OK, what this woman did was just plain wrong. BUT... they pretty much teach the very same thing in public schools, so why all the hub-bub? From CourtTV
WARNING: NOT SUITABLE FOR SENSITIVE READERS
Woman prosecuted for giving her children too much information about sex
Amy Smalley thought she was being a good parent when she taught her children about sex.
Smalley told her children, ages 11 and 15, about her own sexual experiences, explained how to perform oral sex and even showed them a sex toy she owned. (TMI, Mom. TMI)
Smalley called it education. Prosecutors called it a crime.
Prosecutors in Columbia County, Wis., charged Smalley Feb. 19 with exposing children to harmful descriptions, a felony crime that carries a penalty of up to three years in prison. (If that were the case, why aren't public school "sex educators" in prison?)
Smalley's lawyer attempted to get the case thrown out, saying that sex education was protected free speech, but a Columbia County judge disagreed and sent the case to trial.
On Thursday, Smalley pleaded guilty and was sentenced to probation and ordered to attend counseling. She agreed to the plea to prevent her children from having to testify, Smalley told the Portage Daily Register.
In a motion to dismiss the case, Columbia County Public Defender Mark Gumz claimed that Smalley's discussion with her children fell under the umbrella of parental free speech.
"Ms. Smalley would be within her rights as a parent to educate her children in such a manner as she sees fit ... even if the state feels it improper," Gumz wrote.
The state, Gumz said, does not have the right to decide what parents can teach their children about sex.
"Health classes are a part of modern school curriculum, and President Bill Clinton and Monica Lewinsky have forever changed the vernacular of the American public," he wrote.
Columbia County Assistant District Attorney Crystal Long could not be reached for comment.
edited to correct grammar
Gumz argued that, because Smalley's children were 11 and 15, they were near or at the age of puberty, making it acceptable for their mother to explain sex to them. But, according to the criminal complaint, the younger son objected. The boy told a counselor about the discussion and, when asked by police, said he preferred that his mother "keep that kind of information personal," according to the criminal complaint.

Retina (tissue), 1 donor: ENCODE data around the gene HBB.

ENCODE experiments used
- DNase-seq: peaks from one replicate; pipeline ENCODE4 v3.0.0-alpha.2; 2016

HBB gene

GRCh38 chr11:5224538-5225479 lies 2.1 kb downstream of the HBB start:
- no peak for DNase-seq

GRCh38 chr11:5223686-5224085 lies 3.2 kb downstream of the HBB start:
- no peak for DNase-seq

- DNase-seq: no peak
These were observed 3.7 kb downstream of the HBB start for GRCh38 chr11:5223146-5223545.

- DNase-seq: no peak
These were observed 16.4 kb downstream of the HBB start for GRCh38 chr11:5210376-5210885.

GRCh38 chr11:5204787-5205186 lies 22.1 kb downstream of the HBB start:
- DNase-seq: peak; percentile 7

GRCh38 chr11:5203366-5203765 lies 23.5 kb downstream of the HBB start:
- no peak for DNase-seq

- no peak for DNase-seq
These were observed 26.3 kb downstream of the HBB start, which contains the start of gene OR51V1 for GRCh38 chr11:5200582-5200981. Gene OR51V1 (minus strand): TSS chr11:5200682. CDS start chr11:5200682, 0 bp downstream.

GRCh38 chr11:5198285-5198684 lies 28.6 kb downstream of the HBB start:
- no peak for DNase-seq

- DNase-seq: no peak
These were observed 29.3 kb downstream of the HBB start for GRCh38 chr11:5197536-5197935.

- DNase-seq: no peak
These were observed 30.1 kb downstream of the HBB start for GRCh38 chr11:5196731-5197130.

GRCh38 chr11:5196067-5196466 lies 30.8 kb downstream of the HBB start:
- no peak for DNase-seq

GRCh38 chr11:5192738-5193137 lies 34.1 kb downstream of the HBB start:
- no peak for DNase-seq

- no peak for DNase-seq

"This whole thing's been like a nightmare for me and I can't understand it," Smalley told the Daily Register after the plea.
Rev. Debra Haffner, a sexuality educator and director of the The Religious Institute on Sexual Morality, Justice, and Healing, said she was surprised to learn that Smalley had spoken to her son about specific sexual history, calling it "highly unusual."
"It's not smart parenting, but certainly not actionable," she said.
Haffner, the former president of the Sexuality Information and Education Council of the United States, reinforced the importance of parents speaking with their children about sex, saying children need to hear the information from their parents, but she said the level of detail makes a difference.
"Parents may say, 'Oral sex is when you put your mouth on another person's genitals,'" Haffner said. "But, if you go into technique with your kids, saying 'Sometimes it feels good if you do this' ... I think there is a level of description that could be too much."
A main point made by Smalley's attorneys in arguing for the case to be dropped was that the law used to prosecute her was intended to prevent children from being exposed to pornography, and not meant for parents talking about sex with their kids.
"This was not some stranger who was telling children sordid stories for sexual gratification and titillation," Gumz said in his motion. (Is he sure about that?)